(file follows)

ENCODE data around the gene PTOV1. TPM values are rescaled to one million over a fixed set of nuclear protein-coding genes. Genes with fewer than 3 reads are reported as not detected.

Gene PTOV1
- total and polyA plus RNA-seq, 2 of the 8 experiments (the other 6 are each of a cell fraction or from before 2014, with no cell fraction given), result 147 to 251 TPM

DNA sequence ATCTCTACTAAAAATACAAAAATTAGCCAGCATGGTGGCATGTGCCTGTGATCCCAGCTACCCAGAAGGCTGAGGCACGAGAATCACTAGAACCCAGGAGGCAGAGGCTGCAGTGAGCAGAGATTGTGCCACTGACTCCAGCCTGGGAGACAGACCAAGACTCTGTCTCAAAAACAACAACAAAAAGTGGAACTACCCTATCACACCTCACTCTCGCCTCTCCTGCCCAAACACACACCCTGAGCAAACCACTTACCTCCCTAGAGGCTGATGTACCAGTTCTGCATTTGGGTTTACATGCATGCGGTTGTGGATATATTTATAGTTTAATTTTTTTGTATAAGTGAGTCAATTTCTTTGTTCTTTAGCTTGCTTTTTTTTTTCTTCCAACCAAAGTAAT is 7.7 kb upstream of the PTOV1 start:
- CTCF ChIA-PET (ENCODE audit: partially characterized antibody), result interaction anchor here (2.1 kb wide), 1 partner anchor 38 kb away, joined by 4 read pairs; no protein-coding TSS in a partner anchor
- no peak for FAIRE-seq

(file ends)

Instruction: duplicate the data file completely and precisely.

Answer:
ENCODE data around the gene PTOV1. TPM values are rescaled to one million over a fixed set of nuclear protein-coding genes. Genes with fewer than 3 reads are reported as not detected.

Gene PTOV1
- total and polyA plus RNA-seq, 2 of the 8 experiments (the other 6 are each of a cell fraction or from before 2014, with no cell fraction given), result 147 to 251 TPM

DNA sequence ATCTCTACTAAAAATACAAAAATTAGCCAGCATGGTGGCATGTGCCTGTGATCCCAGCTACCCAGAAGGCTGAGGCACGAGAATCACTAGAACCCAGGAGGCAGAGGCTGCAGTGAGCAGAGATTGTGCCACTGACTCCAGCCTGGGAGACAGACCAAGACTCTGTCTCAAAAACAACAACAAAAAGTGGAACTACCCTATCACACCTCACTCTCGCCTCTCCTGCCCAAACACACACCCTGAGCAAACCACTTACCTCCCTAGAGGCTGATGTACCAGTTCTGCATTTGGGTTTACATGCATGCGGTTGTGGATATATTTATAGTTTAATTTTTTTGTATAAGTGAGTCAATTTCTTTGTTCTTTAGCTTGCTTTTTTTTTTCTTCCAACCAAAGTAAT is 7.7 kb upstream of the PTOV1 start:
- CTCF ChIA-PET (ENCODE audit: partially characterized antibody), result interaction anchor here (2.1 kb wide), 1 partner anchor 38 kb away, joined by 4 read pairs; no protein-coding TSS in a partner anchor
- no peak for FAIRE-seq